The Short, Hard Life of a Slave Laborer for China
Cooo-eeee! Hey, human rights groups out there…..where are you? You couldn’t go on enough about the poor blacks under Apartheid, but I hear nothing about what the Chinese are doing to their people today! Hey, Bill Gates – do you know about this or are you more worried about malaria in Africa??
With the actual U.S. unemployment rate teetering at around 20 percent, our lopsided “free trade” treaties with China must be seriously reexamined. Particularly interesting is a recent photo that surfaced, which American outsourcers don’t want us to see.
On April 18, Liz Hull and Lee Surrell of the UK Daily Mail described KYE Systems, a “Chinese sweatshop [where] workers slumped over their desks with exhaustion.” The message from this poignant picture is clear: Slave labor is alive and well in China, with corporate America acting as its enabler.
The horror stories emerging from these factories illustrate why the Communists hold such a competitive advantage. Earning a take-home pay of 52 cents an hour, these coolies—many of them young women—work 15-hour shifts, six days a week, making computer parts for Microsoft, Hewlett-Packard and Samsung, among others. With over 1,000 workers crammed into a 100-square-foot room with no air conditioning, many of them never even leave the premises.
Hull and Surrell write, “The workers also sleep on site, in factory dormitories, 14 to a room. They ‘shower’ with a sponge and bucket.”
What makes this appalling situation even more abysmal is that Chinese leaders are seeking even cheaper labor. In a Sept. 28, 2008 article entitled “How China Has Created a New Slave Empire in Africa,” Peter Hitchens details the plight of Zambianminers paid three dollars a day. The employees “wash their [cobalt and copper ore] finds in cholera-infected streams full of human filth,” and live in “diseased malarial slums.”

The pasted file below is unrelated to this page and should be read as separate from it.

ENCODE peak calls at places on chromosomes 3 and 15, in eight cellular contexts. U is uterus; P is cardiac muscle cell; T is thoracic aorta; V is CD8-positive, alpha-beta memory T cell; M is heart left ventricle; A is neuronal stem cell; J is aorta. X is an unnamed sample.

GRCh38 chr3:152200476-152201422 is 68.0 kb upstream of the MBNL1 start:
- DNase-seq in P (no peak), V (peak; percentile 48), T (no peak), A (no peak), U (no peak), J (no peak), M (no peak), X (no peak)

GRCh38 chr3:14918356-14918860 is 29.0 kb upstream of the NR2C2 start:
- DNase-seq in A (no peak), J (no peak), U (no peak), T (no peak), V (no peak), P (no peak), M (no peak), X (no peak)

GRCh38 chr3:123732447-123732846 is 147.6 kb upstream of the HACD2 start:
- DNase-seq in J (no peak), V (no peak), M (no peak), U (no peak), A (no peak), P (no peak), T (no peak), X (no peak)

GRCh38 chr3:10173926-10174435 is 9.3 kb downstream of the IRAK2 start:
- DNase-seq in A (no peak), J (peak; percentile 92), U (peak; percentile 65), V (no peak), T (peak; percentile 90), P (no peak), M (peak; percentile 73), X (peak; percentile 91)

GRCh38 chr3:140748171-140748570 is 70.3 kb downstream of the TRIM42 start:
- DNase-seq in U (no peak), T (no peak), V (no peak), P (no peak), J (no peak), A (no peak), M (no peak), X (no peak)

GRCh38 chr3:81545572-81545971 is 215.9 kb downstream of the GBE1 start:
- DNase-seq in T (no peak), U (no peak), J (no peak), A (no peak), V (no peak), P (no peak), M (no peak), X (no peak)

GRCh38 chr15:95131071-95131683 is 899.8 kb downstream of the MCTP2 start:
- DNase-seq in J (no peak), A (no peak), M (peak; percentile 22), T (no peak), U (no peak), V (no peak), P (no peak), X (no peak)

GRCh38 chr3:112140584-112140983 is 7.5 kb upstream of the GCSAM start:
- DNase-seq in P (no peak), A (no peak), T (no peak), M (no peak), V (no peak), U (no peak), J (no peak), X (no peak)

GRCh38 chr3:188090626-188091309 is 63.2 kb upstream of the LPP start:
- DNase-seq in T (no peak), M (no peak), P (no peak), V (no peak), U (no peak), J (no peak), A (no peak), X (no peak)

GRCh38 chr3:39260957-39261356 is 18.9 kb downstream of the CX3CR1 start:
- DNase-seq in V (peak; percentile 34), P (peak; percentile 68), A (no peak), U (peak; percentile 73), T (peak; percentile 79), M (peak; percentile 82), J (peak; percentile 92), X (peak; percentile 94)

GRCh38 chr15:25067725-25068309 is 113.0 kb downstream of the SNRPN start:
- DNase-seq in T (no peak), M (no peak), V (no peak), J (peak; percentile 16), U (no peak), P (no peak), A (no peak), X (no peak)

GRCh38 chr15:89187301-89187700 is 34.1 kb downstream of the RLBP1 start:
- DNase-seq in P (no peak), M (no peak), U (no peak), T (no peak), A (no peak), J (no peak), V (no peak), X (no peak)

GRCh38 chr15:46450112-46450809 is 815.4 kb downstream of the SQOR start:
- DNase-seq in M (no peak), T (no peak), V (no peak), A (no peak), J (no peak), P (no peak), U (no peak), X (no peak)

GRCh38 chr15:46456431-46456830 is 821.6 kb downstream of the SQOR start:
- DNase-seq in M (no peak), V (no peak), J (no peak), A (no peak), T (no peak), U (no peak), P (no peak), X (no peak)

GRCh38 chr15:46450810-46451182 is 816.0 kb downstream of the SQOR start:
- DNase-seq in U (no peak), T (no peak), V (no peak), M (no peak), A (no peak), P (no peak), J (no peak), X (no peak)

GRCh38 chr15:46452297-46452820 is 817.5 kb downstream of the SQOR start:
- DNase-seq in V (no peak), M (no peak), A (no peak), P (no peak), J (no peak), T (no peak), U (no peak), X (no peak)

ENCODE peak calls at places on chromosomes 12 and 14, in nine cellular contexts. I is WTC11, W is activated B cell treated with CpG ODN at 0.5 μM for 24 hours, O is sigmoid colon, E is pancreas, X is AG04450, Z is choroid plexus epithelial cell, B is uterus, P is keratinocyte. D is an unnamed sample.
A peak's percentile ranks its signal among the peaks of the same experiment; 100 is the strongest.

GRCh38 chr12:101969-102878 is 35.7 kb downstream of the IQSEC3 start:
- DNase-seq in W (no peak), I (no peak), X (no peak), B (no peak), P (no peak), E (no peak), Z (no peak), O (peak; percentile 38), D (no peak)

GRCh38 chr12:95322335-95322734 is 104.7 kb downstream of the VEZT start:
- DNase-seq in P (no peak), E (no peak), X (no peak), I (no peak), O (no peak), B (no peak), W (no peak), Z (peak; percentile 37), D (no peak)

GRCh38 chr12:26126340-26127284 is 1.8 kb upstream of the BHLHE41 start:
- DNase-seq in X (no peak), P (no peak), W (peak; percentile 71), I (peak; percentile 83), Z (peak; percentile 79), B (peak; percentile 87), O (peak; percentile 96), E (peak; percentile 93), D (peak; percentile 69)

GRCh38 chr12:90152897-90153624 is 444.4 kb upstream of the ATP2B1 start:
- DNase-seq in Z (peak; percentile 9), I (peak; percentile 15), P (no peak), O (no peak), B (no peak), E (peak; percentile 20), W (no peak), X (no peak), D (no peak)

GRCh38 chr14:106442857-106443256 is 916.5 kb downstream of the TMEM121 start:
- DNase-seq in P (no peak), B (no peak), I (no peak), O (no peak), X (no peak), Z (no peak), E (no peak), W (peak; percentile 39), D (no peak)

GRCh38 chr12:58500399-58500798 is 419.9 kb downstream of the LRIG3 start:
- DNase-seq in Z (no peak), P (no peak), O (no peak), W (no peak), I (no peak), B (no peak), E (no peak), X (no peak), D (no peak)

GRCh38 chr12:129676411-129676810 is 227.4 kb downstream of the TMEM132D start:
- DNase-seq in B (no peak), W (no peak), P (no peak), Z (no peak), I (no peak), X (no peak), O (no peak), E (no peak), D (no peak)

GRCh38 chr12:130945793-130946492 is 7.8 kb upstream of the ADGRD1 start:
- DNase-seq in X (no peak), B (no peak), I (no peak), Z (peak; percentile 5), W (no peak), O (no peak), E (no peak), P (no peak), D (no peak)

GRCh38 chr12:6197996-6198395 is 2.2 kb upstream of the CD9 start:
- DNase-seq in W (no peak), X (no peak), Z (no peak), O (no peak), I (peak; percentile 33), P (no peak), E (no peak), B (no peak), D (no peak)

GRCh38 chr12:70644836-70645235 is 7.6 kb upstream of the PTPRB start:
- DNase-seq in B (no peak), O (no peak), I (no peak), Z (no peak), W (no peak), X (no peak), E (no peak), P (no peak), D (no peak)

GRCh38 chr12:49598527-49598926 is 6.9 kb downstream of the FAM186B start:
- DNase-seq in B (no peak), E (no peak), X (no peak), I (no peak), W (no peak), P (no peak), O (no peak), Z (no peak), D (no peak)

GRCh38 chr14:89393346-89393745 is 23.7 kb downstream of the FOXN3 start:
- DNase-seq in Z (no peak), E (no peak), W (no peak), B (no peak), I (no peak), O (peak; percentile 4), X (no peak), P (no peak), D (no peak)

When morally devoid Communists stridently push their imperialistic aims, it results in child slavery, kidnappings, widespread sexual harassment and thousands of injured or dead workers.
The BBC recently documented a Chinese slave ring in which police rescued mentally disabled men who were beaten and terrorized. Some “could not speak coherently, or clearly remember their names.”
In Guangdong province, China, hundreds of rural teenagers were stolen from peasant farms by “employment agencies,” then forced to stamp parts for electronic goods that will eventually be stocked in Wal-Mart stores.
To sidestep the few legitimate investigators in existence, journalist David Barboza reports, Chinese industrialists “evade scrutiny by providing fake wage and work schedule data.” In addition, often the kidnapped, underage laborers have no identification cards and little or no money to escape their captors.
Hull and Surrell interviewed one indentured servant, who lamented, “We are like prisoners. It seems like we live only to work; we do not work to live. We do not live a life, only work.”
In an April 19 article, representatives from the National Labor Committee (NLC) illustrated the inhumane conditions.
“There are not many people who can bear it for more than a year, and almost never past two years,” concluded the NLC.
Once these slaves are used up and thrown away, others are forced to fill their spots. An authentic “evil empire” exists in the Pacific Rim; one that owns our debt, controls our manufacturing base and thrives on being the slave-labor capital of the world.